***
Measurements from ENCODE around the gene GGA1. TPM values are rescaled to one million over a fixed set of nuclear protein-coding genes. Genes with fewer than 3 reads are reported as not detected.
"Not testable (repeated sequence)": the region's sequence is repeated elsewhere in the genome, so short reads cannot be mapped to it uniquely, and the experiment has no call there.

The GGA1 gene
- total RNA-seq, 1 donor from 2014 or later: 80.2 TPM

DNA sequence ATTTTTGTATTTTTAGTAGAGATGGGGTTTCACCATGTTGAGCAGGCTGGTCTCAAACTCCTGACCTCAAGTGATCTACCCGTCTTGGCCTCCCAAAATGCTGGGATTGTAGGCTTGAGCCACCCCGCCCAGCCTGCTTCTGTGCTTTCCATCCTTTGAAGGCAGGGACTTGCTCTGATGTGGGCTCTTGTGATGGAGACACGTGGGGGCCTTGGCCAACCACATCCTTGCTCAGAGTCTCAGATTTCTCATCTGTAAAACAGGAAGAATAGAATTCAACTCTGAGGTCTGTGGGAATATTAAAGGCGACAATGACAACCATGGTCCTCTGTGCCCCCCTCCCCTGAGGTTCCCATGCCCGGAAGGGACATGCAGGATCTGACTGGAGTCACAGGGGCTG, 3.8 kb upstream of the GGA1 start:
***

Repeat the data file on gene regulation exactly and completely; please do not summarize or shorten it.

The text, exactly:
Measurements from ENCODE around the gene GGA1. TPM values are rescaled to one million over a fixed set of nuclear protein-coding genes. Genes with fewer than 3 reads are reported as not detected.
"Not testable (repeated sequence)": the region's sequence is repeated elsewhere in the genome, so short reads cannot be mapped to it uniquely, and the experiment has no call there.

The GGA1 gene
- total RNA-seq, 1 donor from 2014 or later: 80.2 TPM

DNA sequence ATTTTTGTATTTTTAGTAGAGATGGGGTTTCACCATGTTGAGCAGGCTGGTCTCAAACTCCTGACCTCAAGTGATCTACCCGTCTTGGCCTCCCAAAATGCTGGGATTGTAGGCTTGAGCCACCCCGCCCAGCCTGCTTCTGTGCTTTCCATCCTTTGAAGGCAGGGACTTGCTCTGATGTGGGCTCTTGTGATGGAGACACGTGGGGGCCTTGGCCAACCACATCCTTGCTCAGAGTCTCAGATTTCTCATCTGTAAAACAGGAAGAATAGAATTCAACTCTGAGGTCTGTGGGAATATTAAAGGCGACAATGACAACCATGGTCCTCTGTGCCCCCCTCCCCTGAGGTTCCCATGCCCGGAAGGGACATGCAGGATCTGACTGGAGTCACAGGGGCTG, 3.8 kb upstream of the GGA1 start: